Wednesday, August 26, 2020

Flu Clinic Counters Vaccine Myths, Hesitancy

(L to R): UTHSA medical students Swetha Maddipudi, Brittany Hansen, Charles Wang, Carson Cortino, faculty advisor Kaparaboyna Kumar, MD, Ryan Wealther, Sidney Akabogu, Irma Ruiz, and Frank Jung pose with the TMA Be Wise Immunize banner. Photo courtesy by Ryan Wealther



Ryan Wealther
Medical Student, UT Health San Antonio Long School of Medicine
Student Member, Texas Medical Association

Editor’s Note: August is National Immunization Awareness Month. This article is part of a Me&My Doctor series highlighting and promoting the use of vaccinations.

“Can the flu shot give you the flu?”
“Is it dangerous for pregnant women to get a flu shot?”
“Can vaccines cause autism?”

These were questions women at Alpha Home, a residential substance abuse rehabilitation center in San Antonio, asked my fellow medical students and me during a flu vaccine discussion. It is easy to see why these questions were asked, as vaccine misinformation is common today.

UTHSA medical student Frank
 Jing (left) gets a vaccine from
Kaparaboyna Kumar, MD, (right).
Photo courtesy of Ryan Wealther
“No” is the answer to all the questions. These were exactly the types of myths we set out to dispel at our vaccination drive.

UT Health San Antonio Long School of Medicine medical students (under the supervision of Kaparaboyna Ashok Kumar, MD, faculty advisor for the Texas Medical Association Medical Student Section at UT Health San Antonio) hosted the vaccine drive at Alpha Home with the support of TMA’s Be Wise – Immunize℠ program, a public health initiative that aims to increase vaccinations and vaccine awareness through shot clinics and education. Our program consisted of a vaccination drive and an interactive, educational presentation that addressed influenza, common flu shot questions, and general vaccine myths. The Alpha Home residents could ask us questions during the program.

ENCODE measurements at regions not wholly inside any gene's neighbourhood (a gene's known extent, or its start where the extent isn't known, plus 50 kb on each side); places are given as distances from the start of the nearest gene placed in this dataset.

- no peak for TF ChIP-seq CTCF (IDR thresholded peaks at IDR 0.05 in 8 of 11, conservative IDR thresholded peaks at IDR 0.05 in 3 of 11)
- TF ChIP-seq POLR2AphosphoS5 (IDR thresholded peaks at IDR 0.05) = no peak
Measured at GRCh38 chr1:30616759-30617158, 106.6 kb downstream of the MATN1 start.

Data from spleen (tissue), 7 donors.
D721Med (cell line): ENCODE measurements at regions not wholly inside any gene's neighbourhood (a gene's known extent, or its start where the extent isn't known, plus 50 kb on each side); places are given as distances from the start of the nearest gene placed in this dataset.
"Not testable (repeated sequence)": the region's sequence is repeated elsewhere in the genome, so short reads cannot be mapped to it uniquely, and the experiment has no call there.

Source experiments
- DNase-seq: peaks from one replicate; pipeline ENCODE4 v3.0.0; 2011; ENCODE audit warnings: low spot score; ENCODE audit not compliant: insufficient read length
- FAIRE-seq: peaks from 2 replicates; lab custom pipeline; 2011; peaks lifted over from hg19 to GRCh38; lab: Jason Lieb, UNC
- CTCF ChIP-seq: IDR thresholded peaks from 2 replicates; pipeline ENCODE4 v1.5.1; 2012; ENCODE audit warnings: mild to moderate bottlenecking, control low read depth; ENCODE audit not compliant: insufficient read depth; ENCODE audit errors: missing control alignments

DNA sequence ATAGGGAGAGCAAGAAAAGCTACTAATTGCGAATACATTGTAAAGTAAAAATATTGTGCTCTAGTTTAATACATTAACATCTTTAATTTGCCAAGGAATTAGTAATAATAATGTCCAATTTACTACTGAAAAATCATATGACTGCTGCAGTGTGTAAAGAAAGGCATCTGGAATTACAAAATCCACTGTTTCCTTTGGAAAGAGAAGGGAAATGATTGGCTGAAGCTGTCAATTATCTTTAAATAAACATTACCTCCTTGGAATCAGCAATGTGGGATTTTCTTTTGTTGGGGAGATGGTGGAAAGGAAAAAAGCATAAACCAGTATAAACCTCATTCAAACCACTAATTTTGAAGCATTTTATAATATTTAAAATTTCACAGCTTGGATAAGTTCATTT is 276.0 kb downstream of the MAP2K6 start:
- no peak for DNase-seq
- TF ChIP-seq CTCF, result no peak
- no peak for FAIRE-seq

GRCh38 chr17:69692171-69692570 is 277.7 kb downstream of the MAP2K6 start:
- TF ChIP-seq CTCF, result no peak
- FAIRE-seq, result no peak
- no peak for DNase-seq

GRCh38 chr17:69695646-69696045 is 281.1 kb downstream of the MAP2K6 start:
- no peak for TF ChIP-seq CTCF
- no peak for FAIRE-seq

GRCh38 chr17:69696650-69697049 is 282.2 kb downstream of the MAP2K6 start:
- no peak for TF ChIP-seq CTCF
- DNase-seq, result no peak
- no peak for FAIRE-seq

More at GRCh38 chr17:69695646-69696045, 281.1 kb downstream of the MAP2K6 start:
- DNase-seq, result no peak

We were interested to see if our educational program could answer Alpha Home residents’ questions about vaccinations and allay their hesitations about getting a flu vaccination. To gauge this, we created a brief survey.

(Before I discuss the results of the survey, I should define vaccine hesitancy. Vaccine hesitancy is a concept defined by the World Health Organization; it relates to when patients do not vaccinate despite having access to vaccines. Vaccine hesitancy is a problem because it prevents individuals from receiving their vaccinations. That makes them more susceptible to getting sick from vaccine-preventable diseases.)

We surveyed the residents’ opinions about vaccinations before and after our educational program. While opinions about shots improved with each survey question, we saw the most significant attitude change reflected in answers to the questions “I am concerned that vaccinations might not be safe,” and “How likely are you to receive a flu shot today?” We had informed the residents and improved their understanding and acceptance of immunizations.

Post-survey results show more residents at the Alpha Home shifted to more positive attitudes about vaccines,
 after learning more about their effectiveness by trusted members of the medical community. Graph by Ryan Wealther